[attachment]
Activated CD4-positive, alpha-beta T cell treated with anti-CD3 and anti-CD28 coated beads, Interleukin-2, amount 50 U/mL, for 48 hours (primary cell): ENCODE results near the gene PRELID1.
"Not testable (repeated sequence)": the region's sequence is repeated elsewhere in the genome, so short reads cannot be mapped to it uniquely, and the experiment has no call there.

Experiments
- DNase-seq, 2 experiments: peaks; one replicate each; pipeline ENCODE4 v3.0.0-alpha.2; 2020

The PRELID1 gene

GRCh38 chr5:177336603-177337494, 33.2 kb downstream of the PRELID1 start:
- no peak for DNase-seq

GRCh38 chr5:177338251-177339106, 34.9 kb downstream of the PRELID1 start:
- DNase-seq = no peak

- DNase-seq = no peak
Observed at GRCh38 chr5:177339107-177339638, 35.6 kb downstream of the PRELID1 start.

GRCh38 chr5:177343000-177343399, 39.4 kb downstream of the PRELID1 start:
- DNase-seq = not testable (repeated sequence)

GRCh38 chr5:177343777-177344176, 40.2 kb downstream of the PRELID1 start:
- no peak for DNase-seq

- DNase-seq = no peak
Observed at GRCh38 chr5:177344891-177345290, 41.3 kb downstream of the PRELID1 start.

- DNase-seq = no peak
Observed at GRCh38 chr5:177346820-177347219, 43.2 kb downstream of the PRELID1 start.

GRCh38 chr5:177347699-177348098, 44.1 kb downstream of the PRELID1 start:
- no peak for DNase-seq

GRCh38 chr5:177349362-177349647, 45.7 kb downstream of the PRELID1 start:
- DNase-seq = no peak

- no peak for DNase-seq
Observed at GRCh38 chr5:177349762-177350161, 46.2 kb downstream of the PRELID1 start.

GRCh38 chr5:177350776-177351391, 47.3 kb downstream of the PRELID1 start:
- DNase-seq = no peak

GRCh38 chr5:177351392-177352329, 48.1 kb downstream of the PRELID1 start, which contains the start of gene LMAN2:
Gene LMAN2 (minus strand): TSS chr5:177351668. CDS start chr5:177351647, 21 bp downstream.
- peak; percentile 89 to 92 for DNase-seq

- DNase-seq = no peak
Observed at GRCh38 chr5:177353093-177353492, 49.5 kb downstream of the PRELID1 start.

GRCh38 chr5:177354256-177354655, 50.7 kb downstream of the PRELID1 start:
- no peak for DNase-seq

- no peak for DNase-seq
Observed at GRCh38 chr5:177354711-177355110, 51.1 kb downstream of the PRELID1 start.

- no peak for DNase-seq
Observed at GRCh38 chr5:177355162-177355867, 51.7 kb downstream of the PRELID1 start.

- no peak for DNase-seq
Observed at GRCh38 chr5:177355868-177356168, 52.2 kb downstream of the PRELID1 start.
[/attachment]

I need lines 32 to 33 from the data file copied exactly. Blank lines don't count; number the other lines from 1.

Observed at GRCh38 chr5:177353093-177353492, 49.5 kb downstream of the PRELID1 start.

GRCh38 chr5:177354256-177354655, 50.7 kb downstream of the PRELID1 start: